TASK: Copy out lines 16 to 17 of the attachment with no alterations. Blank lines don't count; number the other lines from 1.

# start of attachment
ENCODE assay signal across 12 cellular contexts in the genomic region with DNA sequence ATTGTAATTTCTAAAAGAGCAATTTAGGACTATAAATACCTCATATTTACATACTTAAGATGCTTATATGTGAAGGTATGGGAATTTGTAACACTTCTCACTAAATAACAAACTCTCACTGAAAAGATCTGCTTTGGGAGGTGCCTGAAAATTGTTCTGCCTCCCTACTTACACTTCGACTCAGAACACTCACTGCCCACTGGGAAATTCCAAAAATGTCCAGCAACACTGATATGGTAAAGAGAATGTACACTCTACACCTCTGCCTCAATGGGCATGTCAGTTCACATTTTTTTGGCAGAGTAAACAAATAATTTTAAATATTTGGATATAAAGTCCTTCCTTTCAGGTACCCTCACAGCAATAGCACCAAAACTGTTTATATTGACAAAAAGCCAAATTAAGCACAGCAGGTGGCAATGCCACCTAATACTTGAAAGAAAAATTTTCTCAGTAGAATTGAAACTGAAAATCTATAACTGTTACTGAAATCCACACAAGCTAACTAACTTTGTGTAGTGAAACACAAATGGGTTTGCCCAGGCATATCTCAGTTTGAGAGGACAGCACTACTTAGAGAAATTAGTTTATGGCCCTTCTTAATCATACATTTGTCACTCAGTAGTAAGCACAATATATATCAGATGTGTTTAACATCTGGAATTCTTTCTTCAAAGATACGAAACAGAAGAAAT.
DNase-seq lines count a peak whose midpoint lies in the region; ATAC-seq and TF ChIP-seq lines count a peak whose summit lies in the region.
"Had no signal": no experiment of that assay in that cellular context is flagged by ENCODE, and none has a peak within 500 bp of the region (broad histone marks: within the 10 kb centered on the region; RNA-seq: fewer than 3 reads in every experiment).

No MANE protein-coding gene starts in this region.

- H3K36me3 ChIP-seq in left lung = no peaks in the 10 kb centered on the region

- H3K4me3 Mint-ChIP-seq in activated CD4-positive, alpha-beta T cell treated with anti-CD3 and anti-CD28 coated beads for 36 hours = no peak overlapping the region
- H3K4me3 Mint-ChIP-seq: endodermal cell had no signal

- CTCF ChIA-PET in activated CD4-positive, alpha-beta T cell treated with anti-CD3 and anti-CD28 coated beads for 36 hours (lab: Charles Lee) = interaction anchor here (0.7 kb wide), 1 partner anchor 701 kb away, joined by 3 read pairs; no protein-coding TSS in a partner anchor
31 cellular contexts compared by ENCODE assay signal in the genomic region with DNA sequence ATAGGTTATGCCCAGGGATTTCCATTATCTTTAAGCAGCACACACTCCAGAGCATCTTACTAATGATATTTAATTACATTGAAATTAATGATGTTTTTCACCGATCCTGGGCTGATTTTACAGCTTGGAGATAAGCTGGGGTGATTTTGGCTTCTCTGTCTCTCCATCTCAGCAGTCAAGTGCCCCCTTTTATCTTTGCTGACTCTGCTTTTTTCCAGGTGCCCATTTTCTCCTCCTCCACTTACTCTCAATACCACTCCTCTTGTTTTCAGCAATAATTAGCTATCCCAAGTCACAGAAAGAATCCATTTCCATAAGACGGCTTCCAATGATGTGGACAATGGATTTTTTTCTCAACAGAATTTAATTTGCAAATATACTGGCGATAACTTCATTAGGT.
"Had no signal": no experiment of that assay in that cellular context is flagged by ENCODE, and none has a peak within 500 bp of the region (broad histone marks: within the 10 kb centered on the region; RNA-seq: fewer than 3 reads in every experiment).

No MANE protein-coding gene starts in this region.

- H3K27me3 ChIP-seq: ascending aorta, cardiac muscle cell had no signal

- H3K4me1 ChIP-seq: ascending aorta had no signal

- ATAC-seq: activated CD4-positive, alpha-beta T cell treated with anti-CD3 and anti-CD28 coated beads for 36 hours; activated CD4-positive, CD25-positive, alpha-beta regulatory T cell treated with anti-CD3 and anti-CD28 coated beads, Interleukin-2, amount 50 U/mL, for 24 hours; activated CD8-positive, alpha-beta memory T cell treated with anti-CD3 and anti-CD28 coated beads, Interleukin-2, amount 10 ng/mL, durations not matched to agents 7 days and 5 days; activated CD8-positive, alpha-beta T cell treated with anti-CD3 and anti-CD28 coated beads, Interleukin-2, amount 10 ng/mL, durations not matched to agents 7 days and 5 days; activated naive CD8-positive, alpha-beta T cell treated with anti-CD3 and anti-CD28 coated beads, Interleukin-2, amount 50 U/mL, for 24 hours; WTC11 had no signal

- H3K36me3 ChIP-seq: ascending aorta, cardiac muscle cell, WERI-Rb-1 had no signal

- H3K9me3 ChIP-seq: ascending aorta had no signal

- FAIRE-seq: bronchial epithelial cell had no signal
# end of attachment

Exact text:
- H3K9me3 ChIP-seq: ascending aorta had no signal

- FAIRE-seq: bronchial epithelial cell had no signal